An illustration of a solar eclipse during the last 2 minutes, 25 seconds, therefore just before the reappearance of the sun's rays. The accompanying text states: ""Scarcely had the last ray of sunlight disappeared," writes Father F. Fauro in reporting the results of this expedition to Secchi, in Rome, "when the magnificent corona or aureola burst into view, as by enchantment, round the black edge of the moon.""
Schellen, Heinrich. “Total Solar Eclipse of 18th August, 1868, at Mantawaloc-Kekee.” Spectrum Analysis in Its Application to Terrestrial Substances, and the Physical Constitution of the Heavenly Bodies. London, England, 1872. Science History Institute. Philadelphia. https://digital.sciencehistory.org/works/9880vs04v.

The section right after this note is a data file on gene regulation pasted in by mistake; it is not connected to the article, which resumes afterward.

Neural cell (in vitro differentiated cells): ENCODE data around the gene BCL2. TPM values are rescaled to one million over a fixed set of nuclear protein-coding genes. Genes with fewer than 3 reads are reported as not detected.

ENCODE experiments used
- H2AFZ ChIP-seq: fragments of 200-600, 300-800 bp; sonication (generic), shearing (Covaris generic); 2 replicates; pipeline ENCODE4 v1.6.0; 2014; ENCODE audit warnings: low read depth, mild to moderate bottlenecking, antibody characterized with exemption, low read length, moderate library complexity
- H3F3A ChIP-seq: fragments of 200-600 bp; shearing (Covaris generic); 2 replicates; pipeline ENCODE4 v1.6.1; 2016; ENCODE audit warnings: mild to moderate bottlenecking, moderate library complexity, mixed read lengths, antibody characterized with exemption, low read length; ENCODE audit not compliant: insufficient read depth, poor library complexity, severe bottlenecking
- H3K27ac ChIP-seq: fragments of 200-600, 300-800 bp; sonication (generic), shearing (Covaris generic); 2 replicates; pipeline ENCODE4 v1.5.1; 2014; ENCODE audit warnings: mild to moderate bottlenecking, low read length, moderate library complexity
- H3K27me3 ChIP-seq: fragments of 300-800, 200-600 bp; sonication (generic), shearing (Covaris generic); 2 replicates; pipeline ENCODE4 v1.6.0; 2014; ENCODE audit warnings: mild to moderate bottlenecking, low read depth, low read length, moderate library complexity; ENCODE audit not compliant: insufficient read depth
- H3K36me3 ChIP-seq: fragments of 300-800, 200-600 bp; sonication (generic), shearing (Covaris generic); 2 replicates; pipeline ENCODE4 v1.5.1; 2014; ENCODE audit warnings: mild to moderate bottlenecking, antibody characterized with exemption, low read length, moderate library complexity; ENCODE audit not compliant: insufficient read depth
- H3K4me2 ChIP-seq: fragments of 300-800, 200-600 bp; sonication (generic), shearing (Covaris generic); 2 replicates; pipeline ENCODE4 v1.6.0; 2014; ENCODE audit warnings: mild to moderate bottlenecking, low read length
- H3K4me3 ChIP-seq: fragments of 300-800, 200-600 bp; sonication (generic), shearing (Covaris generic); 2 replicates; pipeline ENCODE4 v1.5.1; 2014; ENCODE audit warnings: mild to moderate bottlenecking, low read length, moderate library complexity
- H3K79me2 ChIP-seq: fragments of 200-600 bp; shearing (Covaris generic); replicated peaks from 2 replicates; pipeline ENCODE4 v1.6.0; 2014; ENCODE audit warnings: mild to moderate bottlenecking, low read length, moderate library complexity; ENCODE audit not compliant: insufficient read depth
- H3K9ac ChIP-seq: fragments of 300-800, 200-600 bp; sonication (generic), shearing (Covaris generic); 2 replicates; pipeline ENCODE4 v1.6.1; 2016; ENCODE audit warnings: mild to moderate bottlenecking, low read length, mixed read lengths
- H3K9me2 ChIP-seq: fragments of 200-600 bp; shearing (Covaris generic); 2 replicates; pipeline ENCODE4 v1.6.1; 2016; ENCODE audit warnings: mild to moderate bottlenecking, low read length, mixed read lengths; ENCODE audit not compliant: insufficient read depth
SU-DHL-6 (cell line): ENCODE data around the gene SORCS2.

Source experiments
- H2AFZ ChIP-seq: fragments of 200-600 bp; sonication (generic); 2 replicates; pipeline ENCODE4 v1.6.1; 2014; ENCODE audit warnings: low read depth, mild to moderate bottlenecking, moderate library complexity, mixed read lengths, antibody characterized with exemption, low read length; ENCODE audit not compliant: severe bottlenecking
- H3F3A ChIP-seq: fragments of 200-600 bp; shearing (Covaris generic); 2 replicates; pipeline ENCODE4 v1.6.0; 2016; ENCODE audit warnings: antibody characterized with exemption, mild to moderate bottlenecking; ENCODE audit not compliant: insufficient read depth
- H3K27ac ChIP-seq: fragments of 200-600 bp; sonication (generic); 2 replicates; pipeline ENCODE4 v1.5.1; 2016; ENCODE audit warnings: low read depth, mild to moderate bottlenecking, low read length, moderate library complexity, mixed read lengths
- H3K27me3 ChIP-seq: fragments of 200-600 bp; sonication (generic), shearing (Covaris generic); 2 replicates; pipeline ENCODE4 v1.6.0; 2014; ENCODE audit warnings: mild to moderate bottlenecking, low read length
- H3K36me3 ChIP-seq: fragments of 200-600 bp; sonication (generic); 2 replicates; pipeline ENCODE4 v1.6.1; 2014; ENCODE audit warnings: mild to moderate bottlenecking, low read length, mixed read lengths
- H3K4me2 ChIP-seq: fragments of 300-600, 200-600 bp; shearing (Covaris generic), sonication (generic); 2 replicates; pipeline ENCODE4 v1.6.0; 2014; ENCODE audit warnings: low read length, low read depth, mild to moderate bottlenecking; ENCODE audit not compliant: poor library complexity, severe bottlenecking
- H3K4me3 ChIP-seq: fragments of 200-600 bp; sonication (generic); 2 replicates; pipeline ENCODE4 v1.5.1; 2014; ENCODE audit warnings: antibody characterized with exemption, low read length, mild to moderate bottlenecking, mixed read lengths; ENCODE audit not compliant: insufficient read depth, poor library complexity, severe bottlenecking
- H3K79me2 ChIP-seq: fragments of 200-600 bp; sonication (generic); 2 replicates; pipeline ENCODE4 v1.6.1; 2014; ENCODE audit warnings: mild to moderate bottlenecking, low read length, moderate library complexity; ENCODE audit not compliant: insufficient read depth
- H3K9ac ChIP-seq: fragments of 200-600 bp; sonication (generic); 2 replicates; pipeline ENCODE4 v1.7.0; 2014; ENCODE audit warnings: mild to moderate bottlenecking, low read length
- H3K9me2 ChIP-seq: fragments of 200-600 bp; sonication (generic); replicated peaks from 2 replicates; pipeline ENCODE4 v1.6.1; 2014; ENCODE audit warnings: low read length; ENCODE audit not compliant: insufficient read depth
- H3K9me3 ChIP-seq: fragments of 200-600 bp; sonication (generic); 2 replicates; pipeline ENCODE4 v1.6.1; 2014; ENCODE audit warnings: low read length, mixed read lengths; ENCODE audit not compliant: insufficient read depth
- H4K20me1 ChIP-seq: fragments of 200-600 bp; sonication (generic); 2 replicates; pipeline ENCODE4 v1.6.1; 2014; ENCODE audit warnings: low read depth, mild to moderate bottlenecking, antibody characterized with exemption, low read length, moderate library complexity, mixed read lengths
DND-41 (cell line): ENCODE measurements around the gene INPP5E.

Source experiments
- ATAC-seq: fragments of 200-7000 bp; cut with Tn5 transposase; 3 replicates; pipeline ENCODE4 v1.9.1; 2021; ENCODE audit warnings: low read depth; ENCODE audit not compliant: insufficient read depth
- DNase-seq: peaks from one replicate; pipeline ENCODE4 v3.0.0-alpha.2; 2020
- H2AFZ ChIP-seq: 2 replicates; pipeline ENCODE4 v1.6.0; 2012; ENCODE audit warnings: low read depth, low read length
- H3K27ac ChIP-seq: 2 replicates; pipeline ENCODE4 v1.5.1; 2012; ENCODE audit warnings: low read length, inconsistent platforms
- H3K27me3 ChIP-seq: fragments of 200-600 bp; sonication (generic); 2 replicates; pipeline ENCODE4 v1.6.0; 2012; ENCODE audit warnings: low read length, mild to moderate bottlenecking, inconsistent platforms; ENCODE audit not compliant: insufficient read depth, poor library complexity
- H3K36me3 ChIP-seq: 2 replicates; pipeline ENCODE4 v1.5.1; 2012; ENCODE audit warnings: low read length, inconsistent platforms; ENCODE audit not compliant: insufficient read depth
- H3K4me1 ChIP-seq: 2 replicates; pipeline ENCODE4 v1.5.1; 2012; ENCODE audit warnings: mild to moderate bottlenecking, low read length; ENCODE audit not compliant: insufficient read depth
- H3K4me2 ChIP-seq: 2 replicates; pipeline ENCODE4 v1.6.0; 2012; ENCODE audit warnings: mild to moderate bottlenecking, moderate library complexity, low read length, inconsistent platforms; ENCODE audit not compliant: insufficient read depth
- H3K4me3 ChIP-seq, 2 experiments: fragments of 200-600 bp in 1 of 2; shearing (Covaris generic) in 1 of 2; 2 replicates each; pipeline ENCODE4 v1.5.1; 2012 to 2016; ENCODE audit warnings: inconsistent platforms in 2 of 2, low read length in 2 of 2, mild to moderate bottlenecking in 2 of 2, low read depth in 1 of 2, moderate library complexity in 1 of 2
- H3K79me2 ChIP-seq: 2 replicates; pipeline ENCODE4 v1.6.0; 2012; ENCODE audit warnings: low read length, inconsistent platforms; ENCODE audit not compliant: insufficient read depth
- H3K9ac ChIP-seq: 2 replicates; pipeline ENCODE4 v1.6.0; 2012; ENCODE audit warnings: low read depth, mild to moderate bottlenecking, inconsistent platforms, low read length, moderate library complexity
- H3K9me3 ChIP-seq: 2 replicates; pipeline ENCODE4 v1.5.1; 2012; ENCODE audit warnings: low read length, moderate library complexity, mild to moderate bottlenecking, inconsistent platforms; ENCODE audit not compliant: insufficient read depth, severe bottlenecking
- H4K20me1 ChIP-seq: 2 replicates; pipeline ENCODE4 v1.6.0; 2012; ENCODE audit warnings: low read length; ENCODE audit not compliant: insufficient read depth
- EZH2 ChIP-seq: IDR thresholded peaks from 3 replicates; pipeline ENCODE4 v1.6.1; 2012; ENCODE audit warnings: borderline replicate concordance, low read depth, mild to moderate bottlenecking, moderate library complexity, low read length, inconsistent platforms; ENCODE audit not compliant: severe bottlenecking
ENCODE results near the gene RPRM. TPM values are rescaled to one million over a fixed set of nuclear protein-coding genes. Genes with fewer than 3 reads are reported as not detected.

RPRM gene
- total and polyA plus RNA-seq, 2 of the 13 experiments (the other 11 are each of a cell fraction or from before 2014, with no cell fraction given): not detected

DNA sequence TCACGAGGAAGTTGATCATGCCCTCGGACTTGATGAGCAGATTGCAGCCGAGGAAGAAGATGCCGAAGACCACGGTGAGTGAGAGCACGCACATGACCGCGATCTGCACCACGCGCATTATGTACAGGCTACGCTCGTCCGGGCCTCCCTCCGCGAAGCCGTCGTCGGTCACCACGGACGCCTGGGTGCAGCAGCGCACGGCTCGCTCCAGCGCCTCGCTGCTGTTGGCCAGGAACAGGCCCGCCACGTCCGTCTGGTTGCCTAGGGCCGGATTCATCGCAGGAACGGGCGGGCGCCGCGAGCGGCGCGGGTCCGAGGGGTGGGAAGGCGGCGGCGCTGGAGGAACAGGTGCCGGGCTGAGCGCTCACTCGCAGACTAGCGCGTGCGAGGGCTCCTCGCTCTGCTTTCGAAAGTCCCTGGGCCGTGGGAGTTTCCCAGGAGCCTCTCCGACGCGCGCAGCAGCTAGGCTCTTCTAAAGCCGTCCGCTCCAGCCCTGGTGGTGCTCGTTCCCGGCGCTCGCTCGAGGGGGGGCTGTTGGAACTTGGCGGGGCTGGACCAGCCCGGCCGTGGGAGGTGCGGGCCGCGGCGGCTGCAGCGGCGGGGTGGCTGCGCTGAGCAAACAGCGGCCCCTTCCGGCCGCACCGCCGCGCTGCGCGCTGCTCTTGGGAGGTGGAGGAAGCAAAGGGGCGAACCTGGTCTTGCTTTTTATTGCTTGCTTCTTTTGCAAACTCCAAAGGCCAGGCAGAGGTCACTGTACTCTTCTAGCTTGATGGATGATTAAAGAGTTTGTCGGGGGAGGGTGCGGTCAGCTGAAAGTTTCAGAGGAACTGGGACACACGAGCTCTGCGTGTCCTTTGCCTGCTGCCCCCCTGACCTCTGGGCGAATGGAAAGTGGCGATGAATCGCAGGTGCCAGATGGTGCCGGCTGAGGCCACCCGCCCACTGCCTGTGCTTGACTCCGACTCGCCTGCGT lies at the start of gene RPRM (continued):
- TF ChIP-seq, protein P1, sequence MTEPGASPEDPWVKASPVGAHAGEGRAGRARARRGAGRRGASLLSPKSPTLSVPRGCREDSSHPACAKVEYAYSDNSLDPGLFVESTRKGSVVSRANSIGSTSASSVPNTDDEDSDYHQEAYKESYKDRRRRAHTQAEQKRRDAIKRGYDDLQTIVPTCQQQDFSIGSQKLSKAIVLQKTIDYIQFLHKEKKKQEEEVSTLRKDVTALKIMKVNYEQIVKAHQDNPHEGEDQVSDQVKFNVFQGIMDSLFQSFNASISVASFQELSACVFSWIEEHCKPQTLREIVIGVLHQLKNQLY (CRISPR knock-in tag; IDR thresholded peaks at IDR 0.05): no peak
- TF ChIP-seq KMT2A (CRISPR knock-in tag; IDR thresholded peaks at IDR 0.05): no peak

Mouse click to zoom in; shift-click to zoom out. Drag to pan. Pinch to zoom on touch.
The Science History Institute recognizes there are materials in our collections that may be offensive or harmful, containing racist, sexist, Eurocentric, ableist, or homophobic language or depictions. The history of science is not exempt from beliefs or practices harmful to traditionally marginalized groups. The Institute is engaged in ongoing efforts to responsibly present and address the evidence of oppression and injustice inextricable from the history of science. If you would like to learn more about our ongoing efforts or if you encounter harmful, inaccurate, or insufficient descriptions, please contact us at firstname.lastname@example.org.